complexity is up to par, there really is no need to simulate at the 10
> From: "Todd Westerhoff" <email@example.com>
> To: <firstname.lastname@example.org>
> Subject: RE: [SI-LIST] : Accuracy
> Date: Tue, 22 May 2001 12:10:37 -0400
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> Thanks, Larry.
> When I mentioned "clock-forwarded", I meant "source-synchronous". I tend to
> use the terms interchangably, and maybe I shouldn't.
> Unless I'm mistaken, there are still component timing issues with
> source-synchronous design, they're just tricker. For example, on-die clock
> skew to the different output buffers will introduce delays between outputs
> that we'd like to think are simultaneous. On any given die, there will also
> be differences in delay from buffer to buffer, that, while they may only be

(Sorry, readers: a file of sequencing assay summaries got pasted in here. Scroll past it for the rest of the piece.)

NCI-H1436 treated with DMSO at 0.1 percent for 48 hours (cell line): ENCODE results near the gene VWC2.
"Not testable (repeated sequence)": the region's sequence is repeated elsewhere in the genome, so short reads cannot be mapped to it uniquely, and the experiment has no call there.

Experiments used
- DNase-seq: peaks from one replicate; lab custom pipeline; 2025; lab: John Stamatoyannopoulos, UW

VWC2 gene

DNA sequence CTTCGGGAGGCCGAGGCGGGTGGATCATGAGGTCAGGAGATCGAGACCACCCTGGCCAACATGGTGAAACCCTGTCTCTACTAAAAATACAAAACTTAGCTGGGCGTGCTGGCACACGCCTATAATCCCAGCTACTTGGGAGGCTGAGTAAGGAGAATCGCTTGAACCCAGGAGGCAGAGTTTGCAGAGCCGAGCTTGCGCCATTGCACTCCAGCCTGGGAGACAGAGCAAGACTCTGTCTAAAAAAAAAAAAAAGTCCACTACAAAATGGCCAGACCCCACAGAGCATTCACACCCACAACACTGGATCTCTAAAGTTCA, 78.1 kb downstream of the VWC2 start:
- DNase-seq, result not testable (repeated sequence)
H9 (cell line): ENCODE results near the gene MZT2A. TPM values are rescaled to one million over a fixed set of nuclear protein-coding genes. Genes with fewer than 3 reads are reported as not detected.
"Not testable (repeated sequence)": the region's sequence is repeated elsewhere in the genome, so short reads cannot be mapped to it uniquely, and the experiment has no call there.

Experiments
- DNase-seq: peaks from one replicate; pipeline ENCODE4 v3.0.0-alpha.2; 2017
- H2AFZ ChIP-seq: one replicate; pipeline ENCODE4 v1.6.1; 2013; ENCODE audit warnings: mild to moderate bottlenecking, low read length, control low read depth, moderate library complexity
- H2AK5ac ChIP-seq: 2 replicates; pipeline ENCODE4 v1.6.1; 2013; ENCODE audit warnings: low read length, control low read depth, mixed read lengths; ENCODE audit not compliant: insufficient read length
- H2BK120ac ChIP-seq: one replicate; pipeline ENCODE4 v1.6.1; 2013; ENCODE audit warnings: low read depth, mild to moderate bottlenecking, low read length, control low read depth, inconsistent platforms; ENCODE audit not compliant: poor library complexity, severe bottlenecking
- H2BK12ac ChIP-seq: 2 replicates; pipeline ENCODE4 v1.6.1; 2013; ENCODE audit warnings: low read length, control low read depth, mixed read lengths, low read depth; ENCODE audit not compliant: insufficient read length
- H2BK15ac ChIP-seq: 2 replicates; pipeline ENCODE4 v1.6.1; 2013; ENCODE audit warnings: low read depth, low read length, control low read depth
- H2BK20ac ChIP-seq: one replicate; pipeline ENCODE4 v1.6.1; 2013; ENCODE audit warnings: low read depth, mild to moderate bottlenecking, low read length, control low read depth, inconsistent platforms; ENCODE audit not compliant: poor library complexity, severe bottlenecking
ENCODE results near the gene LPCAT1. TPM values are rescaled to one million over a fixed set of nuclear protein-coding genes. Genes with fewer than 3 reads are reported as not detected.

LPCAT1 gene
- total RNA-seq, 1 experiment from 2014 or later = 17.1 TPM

> 20% of the buffer's max-min delay range, will also introduce skew across
> outputs we'd like to think are simultaneous.
> ... and then there's the issue of package delays, which introduce yet
> another set of skews. Characterizing the skew induced by the package and
> the accuracy of that analysis presents a set of problems unto itself.
> ... and the same package and internal clock skew issues present themselves
> at the receiving end. The received clock has to be buffered and routed to
> the different latch inputs on-die, and there should be skews and delays
> associated with that.
> So, my question is - to what level should we expect to be able to control
> on-die and package skews, and what methodologies/tools are people using to
> put all these disparate pieces of timing/SI information together? Are
> people thinking they need to do timing/SI analysis from pin to pin, pad to
> pad, or inside-ASIC to inside-ASIC?
> Todd Westerhoff
> SI Engineer
> Hammerhead Networks
> 5 Federal Street
> Billerica, MA 01821
> ph: 978-671-5084